Younger adults may have the highest risk of presenting with distant-stage colorectal cancer, according to researchers. A distant-stage cancer is one that has spread beyond adjacent organs or tissues.
Colorectal cancer, sometimes called colon cancer, occurs when cells in the colon or rectum grow out of control.
In a study published this week in a journal by the American Association for Cancer Research, the authors analyzed annual incidence data in the U.S. SEER 18 cancer registry from the years 2000-2016, including 103,975 patients with colorectal adenocarcinoma.
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Adenocarcinoma is a type of cancer that may occur almost anywhere in the body, starting in glands that line the insides of the organs, according to the Cancer Treatment Centers of America.
They divvied up the data by disease stage, subsite, patient age and race before calculating the change in incidence rate and change in distant-stage proportions – or the percentage of distant-stage disease out of all cancer stages combined – between 2000 and 2016 for various age groups.
Those age groups include adults ages 20-29, 30–39, 40–49 and 50–54.
The researchers found that in comparing 2000-2002 with 2014-2016, the steepest percent increases are in distant-stage cancers. The steepest percent increase occurred for distant-stage colorectal adenocarcinomas and were most pronounced for younger age groups.
Colon-only, distant adenocarcinoma increased most in people aged 30–39, with a 49% increase between 200 and 2016.
For rectal-only adenocarcinoma, distant-stage increases were steepest in 20-29-year-olds, with a 133% increase, followed by a 97% increase in individuals ages 30-39 and a 48% increase in 40-49-year-olds.
Additionally, corresponding decreases in the incidence of early-stage disease were observed among these subgroups.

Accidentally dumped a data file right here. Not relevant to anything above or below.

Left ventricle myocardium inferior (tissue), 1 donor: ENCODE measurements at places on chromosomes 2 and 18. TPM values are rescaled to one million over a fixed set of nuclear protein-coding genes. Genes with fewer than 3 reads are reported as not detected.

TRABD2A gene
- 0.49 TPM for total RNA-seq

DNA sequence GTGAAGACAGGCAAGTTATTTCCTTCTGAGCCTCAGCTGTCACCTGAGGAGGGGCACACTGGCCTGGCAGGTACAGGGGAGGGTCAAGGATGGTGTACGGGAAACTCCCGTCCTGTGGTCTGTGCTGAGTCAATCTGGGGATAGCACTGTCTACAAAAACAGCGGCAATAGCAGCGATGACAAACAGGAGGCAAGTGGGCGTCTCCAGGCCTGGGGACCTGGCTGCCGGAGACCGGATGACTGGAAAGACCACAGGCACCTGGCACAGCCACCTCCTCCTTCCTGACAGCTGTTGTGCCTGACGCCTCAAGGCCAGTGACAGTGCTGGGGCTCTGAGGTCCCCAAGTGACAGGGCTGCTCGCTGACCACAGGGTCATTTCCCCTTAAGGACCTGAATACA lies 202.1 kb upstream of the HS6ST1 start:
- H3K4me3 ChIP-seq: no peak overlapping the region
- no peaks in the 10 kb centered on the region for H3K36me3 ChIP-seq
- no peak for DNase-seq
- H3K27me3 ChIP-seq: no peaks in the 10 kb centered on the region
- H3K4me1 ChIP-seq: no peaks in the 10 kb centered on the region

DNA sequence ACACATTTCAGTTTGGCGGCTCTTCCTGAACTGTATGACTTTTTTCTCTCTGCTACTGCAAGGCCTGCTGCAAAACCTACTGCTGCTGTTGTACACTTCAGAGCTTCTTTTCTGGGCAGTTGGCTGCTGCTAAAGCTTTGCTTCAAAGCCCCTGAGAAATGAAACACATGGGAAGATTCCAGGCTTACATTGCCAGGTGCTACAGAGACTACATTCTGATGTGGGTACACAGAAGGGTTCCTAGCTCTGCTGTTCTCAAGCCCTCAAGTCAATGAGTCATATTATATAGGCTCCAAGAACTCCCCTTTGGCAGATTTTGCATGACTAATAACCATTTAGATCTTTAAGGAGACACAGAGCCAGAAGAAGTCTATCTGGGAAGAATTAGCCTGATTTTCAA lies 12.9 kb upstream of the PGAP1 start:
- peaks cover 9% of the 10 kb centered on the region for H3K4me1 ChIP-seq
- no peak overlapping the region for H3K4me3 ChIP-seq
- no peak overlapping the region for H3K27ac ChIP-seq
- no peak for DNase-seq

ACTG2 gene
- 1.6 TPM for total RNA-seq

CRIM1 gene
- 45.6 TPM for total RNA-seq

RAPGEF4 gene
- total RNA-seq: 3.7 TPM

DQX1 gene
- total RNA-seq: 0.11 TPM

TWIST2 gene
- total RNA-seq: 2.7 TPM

The group also found that patients who were 20-29 years old had a 29% likelihood of presenting with distant disease, compared with 20% likelihood for 50-54-year-olds.
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Distant-stage colorectal adenocarcinoma proportions increased among young patients between the 2000-2002 and 2014-2016 time frames, with the greatest increases observed among 20-29-year-olds and 30-39-year-olds for rectal-only disease.
When analyzed by race, the largest increase in distant-stage rectal adenocarcinoma proportions from the 2000-2002 to 2014-2016 time frames occurred among 20-29-year-old non-Hispanic Black individuals, 20-29-year-old Hispanic individuals and 30-39-year-old non-Hispanic Black individuals.
Comparatively, for colon adenocarcinoma, distant-stage proportion increased most among 20-29-year-old non-Hispanic Black individuals.
“Youngest patients show greatest burdens of distant colorectal adenocarcinoma. Although affecting all races, burdens are higher in non-Hispanic Black and Hispanic subgroups, although case counts remain relatively low,” the study reads.
A limitation of the study was the use of population-based data from the national registry, which did not include information about patients’ family history or symptoms.
Author Jordan Karlitz, chief of the Gastrointestinal Division at Denver Health Medical Center and an associate professor at the University of Colorado School of Medicine, said in a release that understanding the trends and demographics of the rising rates could help to improve screening and early detection, as well as aid in targeting preventive measures to those with the highest risk.
The findings, he noted, highlight the importance of optimizing early detection and screening and Karlitz said he hoped the study would motivate people to get screened at age 45.
“However, many patients under age 45 will not be eligible for average-risk screening, so it is imperative that we stratify young individuals for early testing based on symptoms and family history,” he added.
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Karlitz said additional focus should be placed on “racial subgroups that have an increased tendency to present with distant-stage disease, including the youngest non-Hispanic Black and Hispanic populations, to reverse these trends.”
The author said further research is needed to understand risk factors.
The CDC shows, as of 2018, 52,163 people died of colon and rectum cancer, with 141,074 new cases reported.
For every 100,000 people, 37 new colon and rectum cancer cases were reported and 13 people died of this cancer.